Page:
This Merry Wives of Windsor travels from Elizabeth I to Elvis to Elves

Although retired since 2014, I still relish opportunities to teach, write, and share opinions.

Shakespeare’s The Merry Wives of Windsor is now on the Main Stage of the Labuda Arts Center until July 7. The Pennsylvania Shakespeare Festival is now in the midst of a very busy season. Located at DeSales University, 2755 Station Avenue, in Center Valley, PA, it is surrounded by bucolic landscapes, evoking what Windsor may have been like in those past centuries. 

The day appeared to be what was once called “unsettled.” Sunny for most of the day, and seasonably hot, the closer to the 7:30 curtain it looked to be, yes, yet again, A Dark and Stormy Night. Those arriving early saw only clouds shooting by in the sky. However, after a while the lights in the theatre lobby phased in and out, until all light was gone. Light again, then dark again. It was only when looking outside that we could plainly see a hurricane with violent winds blowing gales outside the theatre. Were we going to have a performance? We had to wait and see. Even the house lights were out for a while until all was set right. Everyone sighed a sigh of relief. 

The early curtain had to be delayed because we were told all the circuits had ro be reset. Finally, theatre magic occurred. Award winning actor Scott Greer entered and sang a love song, dressed as Elvis Presley, complete with a wig at least eight inches thick. He was accompanied by a rock band with drums and guitars. Eventually, the play slipped out of its 1960s possibility into the tried and true plot. Scott Greer, as Sir John Falstaff, quickly lost the burdensome wig, and played the part as written. It was good to see the talented actor Dan Hodge as Pistol, one of Sir John’s henchmen,dressed modly in long hair, dark glasses and white, flare-bottom jeans. Throughout, he assumed an air of one lost in a psychedelic haze. Another fine portrayal was by Tyler Borneo as Simple. Dressed more like a comic book superhero with legs of different colors, he was a dynamo. He truly embodied the role of swift obedience; so much so that at one moment one of his shoes flew from his foot across the stage.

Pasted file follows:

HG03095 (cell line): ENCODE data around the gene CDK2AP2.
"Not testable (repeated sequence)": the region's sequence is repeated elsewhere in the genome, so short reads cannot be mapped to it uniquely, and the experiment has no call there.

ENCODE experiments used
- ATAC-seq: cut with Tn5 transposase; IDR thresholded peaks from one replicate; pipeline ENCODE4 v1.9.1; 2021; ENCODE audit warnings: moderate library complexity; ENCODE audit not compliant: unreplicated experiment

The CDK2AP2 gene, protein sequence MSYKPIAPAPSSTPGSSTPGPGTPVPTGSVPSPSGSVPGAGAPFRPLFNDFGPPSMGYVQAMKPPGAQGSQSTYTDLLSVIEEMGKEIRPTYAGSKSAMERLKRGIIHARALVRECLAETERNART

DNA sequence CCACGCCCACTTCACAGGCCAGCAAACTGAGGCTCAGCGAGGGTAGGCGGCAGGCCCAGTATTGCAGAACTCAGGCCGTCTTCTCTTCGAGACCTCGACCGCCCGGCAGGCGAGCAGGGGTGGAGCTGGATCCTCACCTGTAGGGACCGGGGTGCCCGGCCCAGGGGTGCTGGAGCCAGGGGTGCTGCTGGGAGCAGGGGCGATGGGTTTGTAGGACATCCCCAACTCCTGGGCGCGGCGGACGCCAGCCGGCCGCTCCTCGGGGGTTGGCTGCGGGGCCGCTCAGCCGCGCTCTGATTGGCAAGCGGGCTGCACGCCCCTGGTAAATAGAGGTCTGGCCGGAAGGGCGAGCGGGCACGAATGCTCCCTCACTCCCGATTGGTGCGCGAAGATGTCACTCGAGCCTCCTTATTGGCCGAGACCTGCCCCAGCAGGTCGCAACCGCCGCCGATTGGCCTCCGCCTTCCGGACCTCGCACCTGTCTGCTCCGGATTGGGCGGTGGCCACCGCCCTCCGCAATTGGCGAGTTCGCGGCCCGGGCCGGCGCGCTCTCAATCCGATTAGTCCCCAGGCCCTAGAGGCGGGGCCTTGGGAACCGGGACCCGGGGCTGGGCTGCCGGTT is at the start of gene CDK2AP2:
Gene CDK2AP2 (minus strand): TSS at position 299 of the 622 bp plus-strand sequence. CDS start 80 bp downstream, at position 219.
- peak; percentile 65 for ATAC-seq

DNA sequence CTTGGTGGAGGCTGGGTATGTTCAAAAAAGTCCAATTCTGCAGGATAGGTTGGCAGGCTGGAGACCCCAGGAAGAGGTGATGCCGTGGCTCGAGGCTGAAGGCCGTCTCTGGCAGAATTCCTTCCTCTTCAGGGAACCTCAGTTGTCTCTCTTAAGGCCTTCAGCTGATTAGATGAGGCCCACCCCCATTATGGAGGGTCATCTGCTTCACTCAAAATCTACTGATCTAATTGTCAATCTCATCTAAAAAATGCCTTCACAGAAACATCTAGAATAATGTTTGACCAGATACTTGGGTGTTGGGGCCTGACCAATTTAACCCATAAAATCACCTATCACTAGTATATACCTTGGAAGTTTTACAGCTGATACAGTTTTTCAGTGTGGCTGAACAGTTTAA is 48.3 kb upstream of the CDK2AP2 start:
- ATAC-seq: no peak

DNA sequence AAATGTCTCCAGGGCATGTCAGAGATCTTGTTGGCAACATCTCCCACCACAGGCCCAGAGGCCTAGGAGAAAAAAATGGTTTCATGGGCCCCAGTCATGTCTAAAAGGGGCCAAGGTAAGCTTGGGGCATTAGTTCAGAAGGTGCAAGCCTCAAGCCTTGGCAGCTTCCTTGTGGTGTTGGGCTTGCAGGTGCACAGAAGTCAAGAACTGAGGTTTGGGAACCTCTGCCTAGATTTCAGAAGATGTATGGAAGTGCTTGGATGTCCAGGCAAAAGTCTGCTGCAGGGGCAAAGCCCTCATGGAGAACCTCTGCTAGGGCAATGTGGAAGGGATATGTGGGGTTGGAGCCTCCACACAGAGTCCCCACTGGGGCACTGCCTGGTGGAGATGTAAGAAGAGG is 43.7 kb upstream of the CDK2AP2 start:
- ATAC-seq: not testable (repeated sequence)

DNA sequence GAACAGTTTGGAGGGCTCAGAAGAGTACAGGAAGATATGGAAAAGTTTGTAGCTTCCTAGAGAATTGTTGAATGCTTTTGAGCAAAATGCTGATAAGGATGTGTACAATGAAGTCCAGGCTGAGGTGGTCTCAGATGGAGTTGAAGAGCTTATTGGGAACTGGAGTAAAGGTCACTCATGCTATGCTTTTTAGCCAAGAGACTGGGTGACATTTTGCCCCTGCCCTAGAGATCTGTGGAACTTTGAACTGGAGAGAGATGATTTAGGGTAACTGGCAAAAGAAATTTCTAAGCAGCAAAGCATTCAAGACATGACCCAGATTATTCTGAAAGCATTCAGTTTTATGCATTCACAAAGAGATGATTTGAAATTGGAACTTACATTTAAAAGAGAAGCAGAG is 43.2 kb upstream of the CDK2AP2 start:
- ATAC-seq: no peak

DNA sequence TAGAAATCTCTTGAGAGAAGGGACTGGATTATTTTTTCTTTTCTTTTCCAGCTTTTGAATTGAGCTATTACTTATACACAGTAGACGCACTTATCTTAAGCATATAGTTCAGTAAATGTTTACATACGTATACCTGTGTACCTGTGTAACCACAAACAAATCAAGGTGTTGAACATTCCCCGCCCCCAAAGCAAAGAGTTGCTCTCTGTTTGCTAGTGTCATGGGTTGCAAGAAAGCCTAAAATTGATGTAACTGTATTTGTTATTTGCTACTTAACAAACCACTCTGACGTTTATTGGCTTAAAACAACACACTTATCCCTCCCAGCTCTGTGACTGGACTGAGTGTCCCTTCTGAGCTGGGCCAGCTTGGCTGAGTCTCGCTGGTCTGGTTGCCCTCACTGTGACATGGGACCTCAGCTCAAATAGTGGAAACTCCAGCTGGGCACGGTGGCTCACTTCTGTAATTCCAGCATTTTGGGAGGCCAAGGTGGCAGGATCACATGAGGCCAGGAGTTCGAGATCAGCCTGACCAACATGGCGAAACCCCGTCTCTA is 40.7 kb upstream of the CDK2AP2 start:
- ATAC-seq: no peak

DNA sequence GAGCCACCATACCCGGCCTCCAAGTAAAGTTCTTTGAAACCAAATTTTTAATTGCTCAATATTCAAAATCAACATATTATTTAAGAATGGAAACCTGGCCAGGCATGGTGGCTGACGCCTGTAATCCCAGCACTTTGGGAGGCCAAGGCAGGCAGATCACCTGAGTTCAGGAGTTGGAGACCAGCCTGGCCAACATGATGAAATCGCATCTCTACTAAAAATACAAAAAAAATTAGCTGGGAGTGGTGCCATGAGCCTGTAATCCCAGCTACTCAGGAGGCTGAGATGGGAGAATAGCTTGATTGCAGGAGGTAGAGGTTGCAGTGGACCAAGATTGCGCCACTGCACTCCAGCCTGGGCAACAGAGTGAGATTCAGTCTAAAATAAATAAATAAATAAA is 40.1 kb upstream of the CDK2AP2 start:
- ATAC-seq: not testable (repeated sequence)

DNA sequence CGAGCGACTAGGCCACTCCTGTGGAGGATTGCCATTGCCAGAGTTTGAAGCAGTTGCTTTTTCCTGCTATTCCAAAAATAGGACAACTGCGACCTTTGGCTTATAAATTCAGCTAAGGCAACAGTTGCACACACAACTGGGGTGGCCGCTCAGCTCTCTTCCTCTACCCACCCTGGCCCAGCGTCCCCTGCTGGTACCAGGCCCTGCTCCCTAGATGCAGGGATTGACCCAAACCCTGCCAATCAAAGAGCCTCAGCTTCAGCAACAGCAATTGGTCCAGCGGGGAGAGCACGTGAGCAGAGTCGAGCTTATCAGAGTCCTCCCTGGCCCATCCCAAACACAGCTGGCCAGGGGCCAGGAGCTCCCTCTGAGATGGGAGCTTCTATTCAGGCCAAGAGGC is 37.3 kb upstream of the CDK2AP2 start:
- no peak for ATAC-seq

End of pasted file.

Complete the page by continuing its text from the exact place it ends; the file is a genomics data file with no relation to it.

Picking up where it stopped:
It must be said that the spoken dialogue was hard to hear. Many of the actors spoke in a conversational way, which was not miked. If it were, the amplification did not work. It wasn’t until the brilliant Akeem Davis burst onto the stage with diction and emotion to burn down the house. It was as if the play had finally come alive with his entrance as  Mr. Ford.  

Christian Tuffy, was the tall, dark, and handsome Fenton. Amazingly, he is also listed as Mr. Greer’s understudy for the role of Falstaff!  Tuffy is a freshly-minted thespian from DeSales University. Mr. Borneo is still a Sophomore. Both young men are splendid actors, and will surely make outstanding actors in the years to come.

Other estimable actors with many years of stagecraft to their credit included Anthony Lawton as Parson Hugh, Ian Merrill Peakes as Dr. Caius, and Karen Peakes as Mrs. Page. Alex Bechtel composed the occasional songs and was Music Director. Matt Pfieffer directed.

The Merry Wives of Windsor is a charming, always amusing play we rarely have a chance to see live on stage. Go and see it. If you love Shakespeare, comedy, great acting, love stories, elves attacking humans in the woods at midnight, whatever, you will enjoy this production of The Merry Wives of Windsor,

The Merry Wives of Windsor will be followed by productions of The Color Purple, Cymbeline, Winnie the Pooh & Friends, and more. For tickets and information call 610-282-9455, or visit .

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